Tuesday, September 30, 2008

just one thing


There is one "petty tyrant" who is not even that highly placed who is making my life MISERABLE, she does this every stinking SEMESTER, because she has something I need and she makes these petty rules to prevent me from being able to do my JOB without jumping through a million jillion hoops and having to beg friends for favors.


In a really really bad mood today. I made a friend angry with me because I misunderstood his offer of help and assumed it was greater than it actually was.

all because of this woman.

I want to cry. I just want to cry. This week has sucked eggs for sure.

Monday, September 29, 2008


Sometimes, when the crap is hitting the fan*, you just need to pull back and remember the good things:

I LOVE ICHC. It has made me laugh, it has cheered me up when I'm down, it's calmed me down when I was close to going off on something, it's given me those "Awwwww" moments.

(*Not just the whole "ZOMG Wall Street Is ASPLODING!" headlines; more locally, I just got an e-mail announcement of one of those administrative things that makes me twitch a bit and worry that our university administration is gearing up for a massive "Your asses belong to US!" tattooing campaign.)

And hey....

I changed up my links page to reflect the changes below.

And to correct one long-time admission: Half a Pica Distance, aka Cullen.

I'm sure once he's back from surgery he'll be THRILLED to know he's right below Ken's banjophilia site.

The 'Pints is dead...

Long live the Pintsters:

The Fifth String
The Friday Not-Safe-For-Work-Language Thread.

Crap. I'm kind of sad that my one-stop shop for a place to gripe about entitled students and oblivious cell-phone users, share my prodigious and useless knowledge of doo-wop artists, and read links and commentary is going away, but the fact that the FFOT will live on - and hopefully, Ken's trivia quizzes - makes it a little better.

If the Wall Street Financial Crisis (tm) had something to do with this....well, even more reason I want to go and strangle a few investment bankers.

You keep using that word. I do not think it means what you think it means.

Chicken chicken (N.B.: .pdf file).

A presentation of the same: Chicken chicken

The only comment I can make? Who knew AAAS had a "humor" section? I guess I'm running with the wrong crowd.

Sunday, September 28, 2008

a little sad...

Ran out to the super-wal-mart this morning (because I'm less likely to leave wanting to kill someone if I shop really early on a weekend morning). I saw a jar of "Newman's Own" salad dressing.

And it made me sad.

Sad because he's gone...someone who was such a fixture and an icon.

And also sad because I (not being a big movie viewer) know him mainly for his salad dressing, and his cookies, and his marinara sauce, and the lemonade that (facetiously) promised to restore virginity (is that still on the market, or have people so much lost their senses of humor that something like that can't be sold any more?)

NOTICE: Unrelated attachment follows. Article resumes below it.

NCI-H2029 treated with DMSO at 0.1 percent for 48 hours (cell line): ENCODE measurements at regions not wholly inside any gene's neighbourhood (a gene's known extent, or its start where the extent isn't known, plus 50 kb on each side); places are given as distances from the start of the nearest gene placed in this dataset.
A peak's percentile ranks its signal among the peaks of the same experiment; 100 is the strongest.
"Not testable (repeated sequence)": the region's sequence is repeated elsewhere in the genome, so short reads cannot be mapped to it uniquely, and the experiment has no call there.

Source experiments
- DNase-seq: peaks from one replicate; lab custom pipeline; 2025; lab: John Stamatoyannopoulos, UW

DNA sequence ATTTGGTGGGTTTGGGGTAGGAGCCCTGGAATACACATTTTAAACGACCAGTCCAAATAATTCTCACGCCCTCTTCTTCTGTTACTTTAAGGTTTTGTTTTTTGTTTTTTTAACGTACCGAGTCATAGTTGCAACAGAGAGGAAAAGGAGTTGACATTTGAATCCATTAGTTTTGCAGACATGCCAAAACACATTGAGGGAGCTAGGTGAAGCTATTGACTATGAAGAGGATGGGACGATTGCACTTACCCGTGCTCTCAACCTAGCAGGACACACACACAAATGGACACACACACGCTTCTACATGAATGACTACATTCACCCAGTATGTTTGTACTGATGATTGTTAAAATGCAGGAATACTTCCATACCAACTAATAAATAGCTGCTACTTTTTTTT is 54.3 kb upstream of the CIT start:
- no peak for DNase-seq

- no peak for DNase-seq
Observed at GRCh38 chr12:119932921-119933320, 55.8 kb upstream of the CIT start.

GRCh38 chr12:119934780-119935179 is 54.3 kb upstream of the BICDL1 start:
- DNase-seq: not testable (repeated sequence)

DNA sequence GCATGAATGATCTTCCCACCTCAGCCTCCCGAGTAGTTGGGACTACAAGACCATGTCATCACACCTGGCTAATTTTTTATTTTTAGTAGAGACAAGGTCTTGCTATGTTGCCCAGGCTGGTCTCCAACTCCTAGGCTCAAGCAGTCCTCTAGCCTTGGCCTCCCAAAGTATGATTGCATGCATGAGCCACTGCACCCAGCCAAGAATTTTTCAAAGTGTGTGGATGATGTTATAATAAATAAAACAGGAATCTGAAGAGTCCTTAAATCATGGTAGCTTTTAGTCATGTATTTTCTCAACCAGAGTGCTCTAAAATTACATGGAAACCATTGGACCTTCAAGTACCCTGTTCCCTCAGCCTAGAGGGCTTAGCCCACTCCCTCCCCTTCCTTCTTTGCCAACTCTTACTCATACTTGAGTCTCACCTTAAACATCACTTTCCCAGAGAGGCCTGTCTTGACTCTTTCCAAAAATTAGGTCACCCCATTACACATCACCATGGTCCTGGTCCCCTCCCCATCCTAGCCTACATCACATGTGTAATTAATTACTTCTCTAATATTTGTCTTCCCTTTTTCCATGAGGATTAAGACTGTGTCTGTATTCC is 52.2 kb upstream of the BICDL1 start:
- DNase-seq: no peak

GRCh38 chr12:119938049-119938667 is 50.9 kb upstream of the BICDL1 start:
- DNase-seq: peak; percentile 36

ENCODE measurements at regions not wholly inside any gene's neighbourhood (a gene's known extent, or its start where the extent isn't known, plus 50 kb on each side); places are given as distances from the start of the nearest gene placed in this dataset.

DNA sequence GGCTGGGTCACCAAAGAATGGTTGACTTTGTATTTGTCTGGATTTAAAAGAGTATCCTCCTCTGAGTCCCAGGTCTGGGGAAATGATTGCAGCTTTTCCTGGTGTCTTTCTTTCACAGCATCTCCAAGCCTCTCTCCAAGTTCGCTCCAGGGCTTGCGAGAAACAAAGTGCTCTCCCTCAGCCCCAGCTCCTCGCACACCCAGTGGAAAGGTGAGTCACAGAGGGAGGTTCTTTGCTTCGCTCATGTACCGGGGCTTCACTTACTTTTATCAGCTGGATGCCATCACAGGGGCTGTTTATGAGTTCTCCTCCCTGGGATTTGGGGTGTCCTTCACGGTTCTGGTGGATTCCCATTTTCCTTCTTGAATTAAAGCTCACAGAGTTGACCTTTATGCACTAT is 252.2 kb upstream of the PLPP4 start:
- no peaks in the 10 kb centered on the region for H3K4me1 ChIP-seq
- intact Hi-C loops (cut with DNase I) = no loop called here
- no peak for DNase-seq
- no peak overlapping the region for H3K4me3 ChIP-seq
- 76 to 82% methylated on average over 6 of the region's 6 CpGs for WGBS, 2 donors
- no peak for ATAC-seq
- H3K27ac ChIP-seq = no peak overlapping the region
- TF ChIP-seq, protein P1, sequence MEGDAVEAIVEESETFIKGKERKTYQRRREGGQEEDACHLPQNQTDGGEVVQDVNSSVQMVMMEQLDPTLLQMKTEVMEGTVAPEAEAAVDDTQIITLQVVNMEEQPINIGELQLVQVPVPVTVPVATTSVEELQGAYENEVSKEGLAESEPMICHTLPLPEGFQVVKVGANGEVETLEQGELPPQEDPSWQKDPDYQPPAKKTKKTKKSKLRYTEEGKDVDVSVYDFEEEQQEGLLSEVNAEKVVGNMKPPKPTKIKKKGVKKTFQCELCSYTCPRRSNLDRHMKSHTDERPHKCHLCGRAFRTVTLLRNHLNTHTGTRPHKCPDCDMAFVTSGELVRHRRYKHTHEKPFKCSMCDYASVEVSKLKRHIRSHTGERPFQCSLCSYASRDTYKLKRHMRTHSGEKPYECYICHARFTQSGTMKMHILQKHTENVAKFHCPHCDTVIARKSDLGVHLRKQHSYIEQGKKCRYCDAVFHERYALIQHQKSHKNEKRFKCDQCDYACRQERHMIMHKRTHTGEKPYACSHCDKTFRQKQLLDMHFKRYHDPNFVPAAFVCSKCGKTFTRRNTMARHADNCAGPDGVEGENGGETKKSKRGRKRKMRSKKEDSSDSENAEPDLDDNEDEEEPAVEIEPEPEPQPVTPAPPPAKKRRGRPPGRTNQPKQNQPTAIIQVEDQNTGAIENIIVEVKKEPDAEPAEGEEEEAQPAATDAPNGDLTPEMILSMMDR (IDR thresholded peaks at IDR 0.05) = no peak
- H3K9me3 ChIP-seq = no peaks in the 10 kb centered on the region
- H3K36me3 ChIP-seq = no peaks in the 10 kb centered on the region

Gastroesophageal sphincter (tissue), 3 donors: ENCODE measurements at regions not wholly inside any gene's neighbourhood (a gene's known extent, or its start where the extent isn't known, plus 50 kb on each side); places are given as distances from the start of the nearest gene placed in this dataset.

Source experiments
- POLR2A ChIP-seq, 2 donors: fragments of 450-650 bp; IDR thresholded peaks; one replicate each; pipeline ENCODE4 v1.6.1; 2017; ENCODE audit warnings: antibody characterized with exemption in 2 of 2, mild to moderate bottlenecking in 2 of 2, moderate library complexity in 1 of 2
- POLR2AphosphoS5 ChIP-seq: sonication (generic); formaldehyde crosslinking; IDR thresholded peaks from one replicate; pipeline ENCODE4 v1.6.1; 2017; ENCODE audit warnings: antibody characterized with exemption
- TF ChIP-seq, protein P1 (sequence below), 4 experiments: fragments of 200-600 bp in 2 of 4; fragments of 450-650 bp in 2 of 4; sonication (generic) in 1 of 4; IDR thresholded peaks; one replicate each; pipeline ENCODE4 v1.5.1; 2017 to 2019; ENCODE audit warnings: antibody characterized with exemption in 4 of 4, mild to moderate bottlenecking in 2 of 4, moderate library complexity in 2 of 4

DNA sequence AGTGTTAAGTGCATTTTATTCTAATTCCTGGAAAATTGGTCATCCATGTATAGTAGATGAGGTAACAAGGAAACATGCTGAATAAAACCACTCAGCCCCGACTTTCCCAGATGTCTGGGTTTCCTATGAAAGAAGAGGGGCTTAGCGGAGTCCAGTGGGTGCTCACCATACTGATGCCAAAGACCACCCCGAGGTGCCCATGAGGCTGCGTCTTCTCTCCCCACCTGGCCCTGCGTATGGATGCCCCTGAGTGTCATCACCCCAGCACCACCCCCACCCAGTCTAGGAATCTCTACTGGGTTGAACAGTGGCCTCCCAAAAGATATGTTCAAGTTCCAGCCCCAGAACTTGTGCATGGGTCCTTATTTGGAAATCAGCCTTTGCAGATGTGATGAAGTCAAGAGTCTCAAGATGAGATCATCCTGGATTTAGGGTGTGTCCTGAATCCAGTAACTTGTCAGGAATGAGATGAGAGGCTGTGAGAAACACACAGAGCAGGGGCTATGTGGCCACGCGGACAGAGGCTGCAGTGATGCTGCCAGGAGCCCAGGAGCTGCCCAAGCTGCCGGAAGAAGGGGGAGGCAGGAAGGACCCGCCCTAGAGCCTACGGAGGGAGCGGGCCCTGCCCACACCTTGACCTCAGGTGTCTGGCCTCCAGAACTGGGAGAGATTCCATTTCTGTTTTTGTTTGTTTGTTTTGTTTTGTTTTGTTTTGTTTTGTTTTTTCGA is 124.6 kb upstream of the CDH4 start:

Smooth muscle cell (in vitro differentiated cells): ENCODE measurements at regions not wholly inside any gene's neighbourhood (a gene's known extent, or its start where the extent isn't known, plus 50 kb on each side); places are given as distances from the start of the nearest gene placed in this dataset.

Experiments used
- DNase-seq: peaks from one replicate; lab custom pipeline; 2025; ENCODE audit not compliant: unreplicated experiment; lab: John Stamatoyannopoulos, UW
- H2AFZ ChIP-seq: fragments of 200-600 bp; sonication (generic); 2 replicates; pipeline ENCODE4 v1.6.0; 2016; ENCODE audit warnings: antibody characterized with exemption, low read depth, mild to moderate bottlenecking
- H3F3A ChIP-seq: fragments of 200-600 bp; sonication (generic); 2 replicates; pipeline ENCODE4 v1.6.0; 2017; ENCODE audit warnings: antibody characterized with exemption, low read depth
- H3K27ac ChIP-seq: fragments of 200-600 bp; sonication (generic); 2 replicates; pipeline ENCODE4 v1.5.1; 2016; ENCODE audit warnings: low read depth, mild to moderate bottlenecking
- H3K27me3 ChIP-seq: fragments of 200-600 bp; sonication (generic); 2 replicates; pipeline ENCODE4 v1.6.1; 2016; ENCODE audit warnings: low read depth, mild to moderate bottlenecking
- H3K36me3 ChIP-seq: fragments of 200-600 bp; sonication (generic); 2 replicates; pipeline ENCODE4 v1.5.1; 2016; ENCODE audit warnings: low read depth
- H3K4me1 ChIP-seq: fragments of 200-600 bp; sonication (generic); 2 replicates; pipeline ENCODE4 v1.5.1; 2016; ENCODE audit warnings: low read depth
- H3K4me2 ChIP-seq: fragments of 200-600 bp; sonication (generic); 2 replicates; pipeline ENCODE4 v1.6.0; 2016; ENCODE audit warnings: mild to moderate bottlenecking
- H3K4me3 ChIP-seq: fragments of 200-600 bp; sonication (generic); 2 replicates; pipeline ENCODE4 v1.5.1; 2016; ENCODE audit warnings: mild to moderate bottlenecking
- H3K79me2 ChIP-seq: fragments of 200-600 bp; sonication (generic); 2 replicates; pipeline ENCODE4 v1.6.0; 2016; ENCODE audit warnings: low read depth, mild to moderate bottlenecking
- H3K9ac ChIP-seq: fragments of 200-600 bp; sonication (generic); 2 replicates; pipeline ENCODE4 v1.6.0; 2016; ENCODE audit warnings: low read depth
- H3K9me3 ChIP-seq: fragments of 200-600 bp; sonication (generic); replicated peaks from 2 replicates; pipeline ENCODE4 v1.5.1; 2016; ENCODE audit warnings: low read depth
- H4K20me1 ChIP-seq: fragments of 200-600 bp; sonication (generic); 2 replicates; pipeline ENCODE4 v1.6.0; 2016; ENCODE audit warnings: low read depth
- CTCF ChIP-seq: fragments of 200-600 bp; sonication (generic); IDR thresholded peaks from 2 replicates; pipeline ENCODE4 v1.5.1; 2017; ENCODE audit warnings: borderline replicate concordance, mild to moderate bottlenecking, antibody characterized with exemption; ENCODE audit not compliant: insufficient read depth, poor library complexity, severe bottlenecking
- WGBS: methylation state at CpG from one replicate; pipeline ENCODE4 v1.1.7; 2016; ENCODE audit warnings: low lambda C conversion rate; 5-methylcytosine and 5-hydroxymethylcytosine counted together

Oh, I've seen The Sting and Cool Hand Luke and, I'm sure, other movies he was in that I am now forgetting. But I don't know his work as much as I feel I should.

I will say I know it enough that, to use a generation's-previous-to-me version of the "Brad Pitt or George Clooney?" question (In other words: "Newman or Redford?"), that I'd pick Newman, every time.


Saturday, September 27, 2008

I will trade wheat for sheep

You know, I've kind of passed from the panic-stage about the whole financial mess, and have entered a sort of bemused fascination. What is going to happen to society as a result? Could, possibly, something GOOD happen, rather than something bad? Maybe a scaling-back, a realization that we don't need giant houses and a new car every three years and a huge wardrobe? (Oh, yeah, I realize some people live like that now, by choice or by circumstance. But the overwhelming cultural "norm," at least as Madison Avenue presents it, is that if you're not a LOSER, you get new cars every few years. And you buy your wife a diamond for her birthday. And your kids have every new toy that comes on the market. And you know? That's not how I was raised. Not even as recently as the 70s. My dad drove his cars until they were literally not worth fixing any more, then bought a new one - and paid cash for it if he at all could. And we got one birthday present - ONE. And I think the only diamond my mom had was in either her engagement ring or her wedding band.)

I've got the news on in the other room and am half-listening. One of the commentators seems to be saying that if you're not buying stuff on credit right now, you will probably be OK. That's me. I realize that that's rare, and I'm uncommonly blessed to be able to provide for all my needs (and some of my wants) out of the monthly salary I make as a professor. (OK: the one thing that might be concerning would be what would happen if student loans went away. Our enrollment would probably drop a lot, and some of us could get RIFfed. Then again, I have more seniority than a couple people, I teach several classes that no one else in the department currently could teach, and if I had to, I'd accept a part-time slot [provided they dropped the expectation that I do research, committeework, and advising]).